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Two British fighters sentenced to death among 300 freed in surprise prisoner swap between Russia and Ukraine

  • Zelensky sets five preconditions for peace in UN address
  • Putin threatens to use nuclear weapons to defend Russia
  • Russia to conscript some 300,000 people

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Paramedics help a Ukrainian prisoner of war after a prisoner swap in the Chernihiv region, Ukraine. Reuters

Paramedics help a Ukrainian prisoner of war after a prisoner swap in the Chernihiv region, Ukraine. Reuters

Kateryna Polishchuk, Ukrainian defender of the Azovstal Iron and Steel Works in Mariupol, reacts as speaks on a mobile phone after prisoners of war were swapped. Reuters

Kateryna Polishchuk, Ukrainian defender of the Azovstal Iron and Steel Works in Mariupol, reacts as speaks on a mobile phone after prisoners of war were swapped. Reuters

Prisoners of war arrive after a swap, amid Russia's attack on Ukraine, in a location given as Riyadh, Saudi Arabia, in this screen grab taken from a handout video. Reuters

Prisoners of war arrive after a swap, amid Russia's attack on Ukraine, in a location given as Riyadh, Saudi Arabia, in this screen grab taken from a handout video. Reuters

Aiden Aslin

Aiden Aslin

Ukraine’s President Volodymyr Zelensky is pictured on a video screen as he delivers a recorded address to the 77th Session of the United Nations General Assembly at U.N. Headquarters in New York City. Reuters

Ukraine’s President Volodymyr Zelensky is pictured on a video screen as he delivers a recorded address to the 77th Session of the United Nations General Assembly at U.N. Headquarters in New York City. Reuters

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Paramedics help a Ukrainian prisoner of war after a prisoner swap in the Chernihiv region, Ukraine. Reuters

Russia and Ukraine carried out an unexpected prisoner swap on Wednesday, the largest since the war began and involving almost 300 people, including 10 foreigners and the commanders who led a prolonged Ukrainian defence of Mariupol earlier this year.

The foreigners released included two Britons and a Moroccan who had been sentenced to death in June after being captured fighting for Ukraine. Also freed were three other Britons, two Americans, a Croatian, and a Swedish national.

The timing and magnitude of the swap came as a surprise, given Russian President Vladimir Putin had announced a partial troop mobilisation earlier in the day in an apparent escalation of the conflict that began in February. Pro-Russian separatists had also said last month that the Mariupol commanders would go on trial.

President Volodymyr Zelensky said the swap - which involved help from Turkey and Saudi Arabia - had been under preparation for quite a long time and involved intense haggling. Under the terms of the deal, 215 Ukrainians - most of whom were captured after the fall of Mariupol - were released.

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Kateryna Polishchuk, Ukrainian defender of the Azovstal Iron and Steel Works in Mariupol, reacts as speaks on a mobile phone after prisoners of war were swapped. Reuters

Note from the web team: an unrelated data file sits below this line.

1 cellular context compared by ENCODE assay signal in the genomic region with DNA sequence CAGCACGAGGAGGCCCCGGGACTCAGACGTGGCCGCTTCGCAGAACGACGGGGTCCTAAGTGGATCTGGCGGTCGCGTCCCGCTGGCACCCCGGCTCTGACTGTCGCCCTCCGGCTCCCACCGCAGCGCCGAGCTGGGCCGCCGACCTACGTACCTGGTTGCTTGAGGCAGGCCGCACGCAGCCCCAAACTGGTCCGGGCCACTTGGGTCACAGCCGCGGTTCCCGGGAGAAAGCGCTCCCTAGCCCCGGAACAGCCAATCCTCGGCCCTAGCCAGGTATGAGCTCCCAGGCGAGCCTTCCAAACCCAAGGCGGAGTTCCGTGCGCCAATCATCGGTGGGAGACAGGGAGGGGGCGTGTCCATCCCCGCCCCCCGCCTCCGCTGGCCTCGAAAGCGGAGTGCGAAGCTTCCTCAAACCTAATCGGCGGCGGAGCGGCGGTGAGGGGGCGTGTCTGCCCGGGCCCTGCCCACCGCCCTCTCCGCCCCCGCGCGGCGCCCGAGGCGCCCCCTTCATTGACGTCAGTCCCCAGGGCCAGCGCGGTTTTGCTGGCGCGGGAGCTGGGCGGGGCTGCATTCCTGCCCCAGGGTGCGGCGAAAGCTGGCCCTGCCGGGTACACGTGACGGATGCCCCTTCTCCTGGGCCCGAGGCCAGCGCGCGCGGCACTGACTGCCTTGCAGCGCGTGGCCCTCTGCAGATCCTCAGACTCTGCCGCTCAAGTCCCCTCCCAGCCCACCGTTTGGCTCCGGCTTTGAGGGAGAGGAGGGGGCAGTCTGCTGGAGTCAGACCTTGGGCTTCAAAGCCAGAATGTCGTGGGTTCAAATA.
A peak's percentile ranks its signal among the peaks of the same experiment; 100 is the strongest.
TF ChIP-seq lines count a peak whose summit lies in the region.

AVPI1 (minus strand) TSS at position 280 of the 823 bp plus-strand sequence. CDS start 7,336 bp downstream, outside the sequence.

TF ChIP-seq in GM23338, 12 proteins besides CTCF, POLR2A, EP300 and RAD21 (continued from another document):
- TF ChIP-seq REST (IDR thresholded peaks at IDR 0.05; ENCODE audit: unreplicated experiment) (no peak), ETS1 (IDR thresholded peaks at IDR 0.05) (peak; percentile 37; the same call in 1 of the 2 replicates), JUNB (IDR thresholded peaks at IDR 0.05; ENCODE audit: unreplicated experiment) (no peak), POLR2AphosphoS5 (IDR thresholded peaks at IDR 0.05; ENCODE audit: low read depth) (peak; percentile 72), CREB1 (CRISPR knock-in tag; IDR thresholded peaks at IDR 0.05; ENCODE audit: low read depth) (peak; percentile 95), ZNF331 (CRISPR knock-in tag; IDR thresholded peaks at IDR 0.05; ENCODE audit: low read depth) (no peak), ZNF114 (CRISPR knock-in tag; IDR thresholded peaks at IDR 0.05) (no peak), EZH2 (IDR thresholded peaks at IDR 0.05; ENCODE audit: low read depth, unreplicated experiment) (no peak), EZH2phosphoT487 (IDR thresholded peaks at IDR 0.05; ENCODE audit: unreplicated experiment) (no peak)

Kateryna Polishchuk, Ukrainian defender of the Azovstal Iron and Steel Works in Mariupol, reacts as speaks on a mobile phone after prisoners of war were swapped. Reuters

Kateryna Polishchuk, Ukrainian defender of the Azovstal Iron and Steel Works in Mariupol, reacts as speaks on a mobile phone after prisoners of war were swapped. Reuters

In exchange, Ukraine sent back 55 Russians and pro-Moscow Ukrainians and Viktor Medvedchuk, the leader of a banned pro-Russian party who was facing treason charges.

"This is clearly a victory for our country, for our entire society. And the main thing is that 215 families can see their loved ones safe and at home," Zelenskiy said in a video address.

"We remember all our people and try to save every Ukrainian. This is the meaning of Ukraine, our essence, this is what distinguishes us from the enemy."

Zelenskiy thanked Turkish President Tayyip Erdogan for his help and said five senior Ukrainian commanders would remain in Turkey until the end of the war.

Kyiv had a long and difficult fight to secure the release of the five, he said.

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Prisoners of war arrive after a swap, amid Russia's attack on Ukraine, in a location given as Riyadh, Saudi Arabia, in this screen grab taken from a handout video. Reuters

Prisoners of war arrive after a swap, amid Russia's attack on Ukraine, in a location given as Riyadh, Saudi Arabia, in this screen grab taken from a handout video. Reuters

Prisoners of war arrive after a swap, amid Russia's attack on Ukraine, in a location given as Riyadh, Saudi Arabia, in this screen grab taken from a handout video. Reuters

They include Lieutenant Colonel Denys Prokopenko, commander of the Azov battalion that did much of the fighting, and his deputy, Svyatoslav Palamar. Also freed was Serhiy Volynsky, the commander of the 36th Marine Brigade.

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The three men had helped lead a dogged weeks-long resistance from the bunkers and tunnels below Mariupol's giant steel works before they and hundreds of Azov fighters surrendered in May to Russian-backed forces.

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Prisoners of war arrive after a swap, amid Russia's attack on Ukraine, in a location given as Riyadh, Saudi Arabia, in this screen grab taken from a handout video. Reuters

Prisoners of war arrive after a swap, amid Russia's attack on Ukraine, in a location given as Riyadh, Saudi Arabia, in this screen grab taken from a handout video. Reuters

Prisoners of war arrive after a swap, amid Russia's attack on Ukraine, in a location given as Riyadh, Saudi Arabia, in this screen grab taken from a handout video. Reuters

"We're proud of what you've done for our nation, proud of each and every one of you," Zelenskiy said in a video call with the five which was released by his office.